Today Governor Hogan announced $135 million in transit investment for Baltimore City. The majority of the announcement focused on improvements to bus service, the creation of Baltimore Link--something that is desperately needed and long overdue for thousands of Baltimore City workers and students that rely on MTA buses to get them to their destination. We are hopeful that these changes will improve transportation equity and economic vitality in the Baltimore region.
We were particularly pleased with the level of investment in first and last mile solutions. The plan includes:
- 83 new bike rack locations throughout MTA stations
- Partnering with the city to fund the installation of bike share stations at key MTA stations within Baltimore City
- Increasing MARC train Bike Car service to all trains on Saturday and Sunday
- Improved bicycle and pedestrian access to all MTA stations
As Baltimore Link matures from a concept into an actionable plan, we look forward to getting more firm and specific details on the levels on investment the State is going to make.
Every speaker including Governor Hogan who took the podium today mentioned bicycles in their remarks. The level at which bikes were included and acknowledged both at today’s announcement and within the plan marks a huge paradigm shift for the state of Maryland. This past summer, Bikemore conducted a bike transit tour with Baltimore City DOT and MTA staff. We were pleased to see that what we discussed in terms of improved access, secure bike parking, and state level investment in bike share to ensure first and last mile solutions became part of Baltimore Link. The true test comes over the next two years, when as advocates we hold our leaders accountable to their promises.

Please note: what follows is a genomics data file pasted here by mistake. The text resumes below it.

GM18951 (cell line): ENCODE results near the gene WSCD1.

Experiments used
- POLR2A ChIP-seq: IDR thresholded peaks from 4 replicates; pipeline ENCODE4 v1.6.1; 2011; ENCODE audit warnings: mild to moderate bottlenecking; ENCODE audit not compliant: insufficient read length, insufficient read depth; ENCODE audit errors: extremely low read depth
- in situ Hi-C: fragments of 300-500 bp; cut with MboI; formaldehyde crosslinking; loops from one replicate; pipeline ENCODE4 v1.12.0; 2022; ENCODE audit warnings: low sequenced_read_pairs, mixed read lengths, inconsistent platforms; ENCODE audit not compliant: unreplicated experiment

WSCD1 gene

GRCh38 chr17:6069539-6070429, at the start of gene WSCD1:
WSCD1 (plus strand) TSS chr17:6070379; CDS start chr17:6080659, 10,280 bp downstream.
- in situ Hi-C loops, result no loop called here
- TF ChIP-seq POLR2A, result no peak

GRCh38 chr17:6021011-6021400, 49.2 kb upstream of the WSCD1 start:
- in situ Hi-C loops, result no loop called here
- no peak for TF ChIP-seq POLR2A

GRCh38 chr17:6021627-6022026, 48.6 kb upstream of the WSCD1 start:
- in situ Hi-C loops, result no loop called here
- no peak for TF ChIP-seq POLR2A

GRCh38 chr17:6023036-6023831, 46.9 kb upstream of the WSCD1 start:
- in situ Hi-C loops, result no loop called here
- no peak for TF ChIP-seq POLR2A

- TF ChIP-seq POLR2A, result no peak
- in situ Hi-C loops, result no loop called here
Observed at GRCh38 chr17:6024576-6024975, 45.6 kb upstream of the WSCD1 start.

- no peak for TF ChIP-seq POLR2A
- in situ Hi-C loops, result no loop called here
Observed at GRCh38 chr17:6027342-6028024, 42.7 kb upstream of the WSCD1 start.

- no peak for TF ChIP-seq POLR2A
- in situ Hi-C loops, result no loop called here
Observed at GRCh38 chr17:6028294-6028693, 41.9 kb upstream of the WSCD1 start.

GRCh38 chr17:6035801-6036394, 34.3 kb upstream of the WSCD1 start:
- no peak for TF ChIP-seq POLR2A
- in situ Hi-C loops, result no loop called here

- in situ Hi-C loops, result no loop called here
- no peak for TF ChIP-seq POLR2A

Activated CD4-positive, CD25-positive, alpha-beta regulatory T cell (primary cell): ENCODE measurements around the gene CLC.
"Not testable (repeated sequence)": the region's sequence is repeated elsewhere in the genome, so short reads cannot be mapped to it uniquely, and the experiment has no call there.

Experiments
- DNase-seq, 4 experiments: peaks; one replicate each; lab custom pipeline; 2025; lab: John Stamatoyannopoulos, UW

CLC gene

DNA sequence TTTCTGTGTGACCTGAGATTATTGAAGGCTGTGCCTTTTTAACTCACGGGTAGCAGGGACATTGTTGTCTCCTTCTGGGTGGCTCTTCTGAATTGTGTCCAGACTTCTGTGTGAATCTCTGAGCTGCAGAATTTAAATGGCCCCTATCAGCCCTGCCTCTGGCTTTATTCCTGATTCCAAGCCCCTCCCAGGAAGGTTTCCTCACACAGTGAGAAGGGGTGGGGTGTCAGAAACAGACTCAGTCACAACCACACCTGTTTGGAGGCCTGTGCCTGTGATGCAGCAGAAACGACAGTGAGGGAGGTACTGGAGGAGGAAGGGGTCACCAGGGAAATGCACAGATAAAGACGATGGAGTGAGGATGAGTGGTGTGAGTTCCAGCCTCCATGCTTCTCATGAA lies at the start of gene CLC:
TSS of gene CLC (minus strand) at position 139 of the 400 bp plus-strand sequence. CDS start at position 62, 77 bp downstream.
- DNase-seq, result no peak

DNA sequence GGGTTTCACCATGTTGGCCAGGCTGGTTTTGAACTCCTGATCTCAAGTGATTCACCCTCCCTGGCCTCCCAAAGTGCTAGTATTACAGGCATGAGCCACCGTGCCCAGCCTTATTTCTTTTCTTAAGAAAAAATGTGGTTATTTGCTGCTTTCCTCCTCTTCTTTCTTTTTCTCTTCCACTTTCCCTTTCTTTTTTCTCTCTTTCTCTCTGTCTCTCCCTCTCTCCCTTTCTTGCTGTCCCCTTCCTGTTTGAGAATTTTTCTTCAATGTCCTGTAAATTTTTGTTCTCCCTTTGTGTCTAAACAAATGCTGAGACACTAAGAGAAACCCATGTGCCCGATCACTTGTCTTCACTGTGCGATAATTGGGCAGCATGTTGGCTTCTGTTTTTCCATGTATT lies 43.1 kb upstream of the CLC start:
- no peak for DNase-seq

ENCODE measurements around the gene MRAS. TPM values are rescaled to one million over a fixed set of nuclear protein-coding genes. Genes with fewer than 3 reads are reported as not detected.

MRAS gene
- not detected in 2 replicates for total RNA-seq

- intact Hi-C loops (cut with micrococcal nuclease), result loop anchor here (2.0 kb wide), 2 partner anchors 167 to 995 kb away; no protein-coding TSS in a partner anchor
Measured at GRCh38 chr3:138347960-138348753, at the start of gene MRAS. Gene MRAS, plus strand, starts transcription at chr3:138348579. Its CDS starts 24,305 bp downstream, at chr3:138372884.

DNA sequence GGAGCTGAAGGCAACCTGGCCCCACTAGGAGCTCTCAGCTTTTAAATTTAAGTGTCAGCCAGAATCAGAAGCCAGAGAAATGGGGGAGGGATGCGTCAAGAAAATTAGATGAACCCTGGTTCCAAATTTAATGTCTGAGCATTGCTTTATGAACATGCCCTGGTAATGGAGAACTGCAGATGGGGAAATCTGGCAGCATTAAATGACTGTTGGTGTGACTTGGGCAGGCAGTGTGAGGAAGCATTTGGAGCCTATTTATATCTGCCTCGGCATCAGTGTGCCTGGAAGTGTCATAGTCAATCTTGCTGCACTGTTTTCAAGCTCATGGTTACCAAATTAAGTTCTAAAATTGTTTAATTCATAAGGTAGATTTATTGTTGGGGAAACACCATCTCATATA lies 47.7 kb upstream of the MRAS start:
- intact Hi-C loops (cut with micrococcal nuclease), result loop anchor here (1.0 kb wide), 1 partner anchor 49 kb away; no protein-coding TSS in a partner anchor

And while it inspires some hope that our leadership at the state level is looking at innovative planning solutions to create truly livable streets, we must acknowledge the hard truth that this $135 million investment is merely a consolation prize to the $736 million in state transportation funding that was lost when Governor Hogan cancelled the Red Line. Those funds instead went to support fiscally irresponsible highway expansion in some of the least populated counties in the state. These incongruences--holding a flashy presser touting the importance of mobility and livable streets but investing significantly more of the State’s transportation budget to road widening projects that undermine those same philosophies--will have to be answered for in the coming years of Hogan’s administration.
We look forward to continuing our work with MTA and partners at the state and local level to ensure bicycle and pedestrian access to our transit system is prioritized. Today was a step in the right direction--considering all modes of travel in transportation planning, and encouraging real mobility solutions for those most in need. And when the State is able to restore transportation funding in Baltimore to a level that better reflects the city’s needs, we will welcome the leap.